Webpack 4 Fundamentals

Limit Filesize Option in URL Loader

Sean Larkin

Sean Larkin

Webpack 4 Fundamentals

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The "Limit Filesize Option in URL Loader" Lesson is part of the full, Webpack 4 Fundamentals course featured in this preview video. Here's what you'd learn in this lesson:

To reduce page weight of web pages, Sean demonstrates how to set limits on what filesizes of images that should be converted to base64 encoding with the URL Loader.


Transcript from the "Limit Filesize Option in URL Loader" Lesson

>> Sean Larkin: So now, you might say, Shawn.
>> Sean Larkin: I don't want to load literally, like this probably just bloated our Java. Let's see what the size of our JavaScript is. It bloated the bundle by like 500K, because you added a ginormous data URI, and that's not good for performance.

And you're absolutely right. I completely agree. Here I'm like trying to fidget with this. Okay so what's really awesome is that the file loader or I'm sorry, the URL loader actually has an option that's called limit. And so we can jump to our config. And we'll modify this slightly so that we can pass options into it.

This is kind of a shorthand for this right here. It's the same thing but some people just like having the shorthand and it's kind of a legacy syntax as well so we keep it backwards compatible. But, If you change this to actually be an array of objects we call these loader objects or use objects.

You can now pass options to it. And so the option in this case is called limit and we can say only if the image is 5,000 bytes will we be okay with inlining it as a base, a base 64 URL. All right? Otherwise, take that file and admit it to our disk directory and instead just return the hashed URL of where that file will be.

So if we quit out of this build and we do our production build, actually no I'm sorry, we could even do our dev build and we'll see this.
>> Sean Larkin: So if we look at the assets that are output, you actually see a hashed image now, right. Now we don't see it in our disk folder because we're in depth server.

It's in memory. But what's awesome is that this is now actually being passed into, that's why I call it image URL, because you get both essentially. And so when you see here, it gives you exactly where that file's gonna be placed. Super convenient. I would say even if you don't even care about inlining, I love this capability because it's like I never have to manage injecting how that URL is gonna be placed.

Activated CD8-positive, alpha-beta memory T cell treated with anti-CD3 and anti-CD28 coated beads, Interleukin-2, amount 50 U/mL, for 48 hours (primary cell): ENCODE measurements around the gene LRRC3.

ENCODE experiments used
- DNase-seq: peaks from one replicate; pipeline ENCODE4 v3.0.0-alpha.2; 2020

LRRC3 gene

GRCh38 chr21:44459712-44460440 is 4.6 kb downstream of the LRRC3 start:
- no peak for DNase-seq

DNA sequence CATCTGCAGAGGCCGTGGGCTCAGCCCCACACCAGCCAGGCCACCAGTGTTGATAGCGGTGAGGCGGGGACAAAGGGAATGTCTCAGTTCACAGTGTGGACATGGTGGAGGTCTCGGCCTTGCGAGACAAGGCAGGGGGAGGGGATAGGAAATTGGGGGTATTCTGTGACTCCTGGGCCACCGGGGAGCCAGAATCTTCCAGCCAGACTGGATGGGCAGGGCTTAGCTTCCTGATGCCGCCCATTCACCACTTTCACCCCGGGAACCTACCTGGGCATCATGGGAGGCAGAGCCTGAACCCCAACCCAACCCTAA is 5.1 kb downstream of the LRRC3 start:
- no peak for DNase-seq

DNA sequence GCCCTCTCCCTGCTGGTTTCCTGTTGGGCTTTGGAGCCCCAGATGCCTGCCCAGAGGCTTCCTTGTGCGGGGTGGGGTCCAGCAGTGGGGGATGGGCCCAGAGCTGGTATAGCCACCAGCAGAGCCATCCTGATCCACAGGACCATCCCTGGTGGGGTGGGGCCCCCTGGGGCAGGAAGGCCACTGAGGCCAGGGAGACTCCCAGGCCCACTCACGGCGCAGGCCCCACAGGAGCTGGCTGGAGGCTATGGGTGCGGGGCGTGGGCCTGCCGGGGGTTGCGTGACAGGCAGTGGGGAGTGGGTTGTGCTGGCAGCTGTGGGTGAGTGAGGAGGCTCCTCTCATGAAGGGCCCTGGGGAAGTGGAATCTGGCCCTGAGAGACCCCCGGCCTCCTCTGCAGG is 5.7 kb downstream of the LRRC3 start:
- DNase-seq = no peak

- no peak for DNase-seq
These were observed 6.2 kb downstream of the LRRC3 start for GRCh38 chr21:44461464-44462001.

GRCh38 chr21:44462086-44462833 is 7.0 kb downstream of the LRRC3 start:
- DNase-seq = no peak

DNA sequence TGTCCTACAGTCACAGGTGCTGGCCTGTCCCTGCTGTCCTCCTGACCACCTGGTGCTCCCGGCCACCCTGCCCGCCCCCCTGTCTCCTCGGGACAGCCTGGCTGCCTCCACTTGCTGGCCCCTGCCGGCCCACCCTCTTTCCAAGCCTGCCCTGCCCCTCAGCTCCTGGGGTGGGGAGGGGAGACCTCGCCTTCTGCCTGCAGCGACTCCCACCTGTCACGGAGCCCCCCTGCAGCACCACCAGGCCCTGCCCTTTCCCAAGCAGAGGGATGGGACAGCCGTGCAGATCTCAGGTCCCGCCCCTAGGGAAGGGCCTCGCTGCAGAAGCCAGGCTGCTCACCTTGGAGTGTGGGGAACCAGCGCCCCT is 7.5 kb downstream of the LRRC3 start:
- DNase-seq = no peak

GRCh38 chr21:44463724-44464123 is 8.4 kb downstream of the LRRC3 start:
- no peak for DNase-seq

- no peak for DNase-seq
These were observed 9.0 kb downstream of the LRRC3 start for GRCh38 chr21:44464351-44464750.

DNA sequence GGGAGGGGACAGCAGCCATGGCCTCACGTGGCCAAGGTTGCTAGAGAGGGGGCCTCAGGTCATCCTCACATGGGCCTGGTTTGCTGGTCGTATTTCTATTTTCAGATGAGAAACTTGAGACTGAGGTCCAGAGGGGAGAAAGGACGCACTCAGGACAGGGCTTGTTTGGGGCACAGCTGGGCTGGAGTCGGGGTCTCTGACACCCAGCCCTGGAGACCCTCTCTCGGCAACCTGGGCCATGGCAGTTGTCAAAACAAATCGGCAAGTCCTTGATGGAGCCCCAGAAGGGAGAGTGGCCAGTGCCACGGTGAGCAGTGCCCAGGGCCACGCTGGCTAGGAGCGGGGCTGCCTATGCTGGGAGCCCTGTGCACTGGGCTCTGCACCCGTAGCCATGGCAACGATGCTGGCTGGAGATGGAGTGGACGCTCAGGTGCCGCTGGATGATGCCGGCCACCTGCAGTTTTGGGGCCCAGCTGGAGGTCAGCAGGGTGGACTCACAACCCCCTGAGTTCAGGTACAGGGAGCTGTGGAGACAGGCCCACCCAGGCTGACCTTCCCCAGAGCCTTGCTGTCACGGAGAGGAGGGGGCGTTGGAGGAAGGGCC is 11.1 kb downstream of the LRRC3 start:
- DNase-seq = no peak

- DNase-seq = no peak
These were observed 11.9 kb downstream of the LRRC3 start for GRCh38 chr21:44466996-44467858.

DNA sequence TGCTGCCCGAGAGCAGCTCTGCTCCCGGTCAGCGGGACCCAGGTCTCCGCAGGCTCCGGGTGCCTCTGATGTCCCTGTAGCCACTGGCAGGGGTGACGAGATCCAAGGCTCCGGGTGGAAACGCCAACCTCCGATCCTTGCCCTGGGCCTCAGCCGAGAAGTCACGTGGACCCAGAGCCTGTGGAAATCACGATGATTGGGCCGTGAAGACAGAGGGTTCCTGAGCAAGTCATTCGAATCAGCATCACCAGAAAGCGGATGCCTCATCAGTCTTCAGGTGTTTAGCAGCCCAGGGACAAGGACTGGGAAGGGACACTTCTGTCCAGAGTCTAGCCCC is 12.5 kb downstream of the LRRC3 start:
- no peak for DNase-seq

There is still, so there is always gonna be trade-offs to think about. So things are, If you don't use just an image tag in the HTML, then you're kind of waiting on JavaScript to get your images. So it's important to profile for performance and make sure it's worth this kind of technique.

But in a lot of ways people are usually cramming like 40 image tags down the browser and this ends up being a lot more optimized. And you can also use things like link URL preload and for even having a service worker cache this information ahead of time which is really valuable for performance.

So yeah, this is really and behind the scenes what URL loader is actually calling to do the take this image, put it in the disk directory, return it to disk URL. That's what file loader does out of the box. And so all it's doing is it's calling another loader behind the scenes.

That's why we installed both of them. And so this is great, and its options really handle your production case and your development case. If you found other reasons, like you wanted to have, maybe you could set the limit super-high, and you're like I don't care. Just put it all on memory.

Maybe then you could move this to your dev config and then set the limit way lower in your prod config. That's also an option.
>> Sean Larkin: Does anybody have questions so far about URL loader or file loader? Anybody in chat as well?
>> Sean Larkin: If not, so, I think, like this is exciting cuz we're getting to the time.

Yeah, go ahead.
>> Speaker 2: Does that work with SVG as well?
>> Sean Larkin: It does! It works. So, like what's cool is that it's agnostic to anything. So, like, if it can be, So, so I don't know if can an SVG a URL? It can. So yes, absolutely it can.

So it can do that. There's also special SVG loaders too. Some people are like I want an SVG to write it in the normal type. But then I want it in a react component, or I want to go the other way, take a react component and then compile it to an SVG statically.

Like there is some really interesting stuff that you can do because you're doing it ahead of time and you have access to all of your assets and they are all tied together in the same graph.

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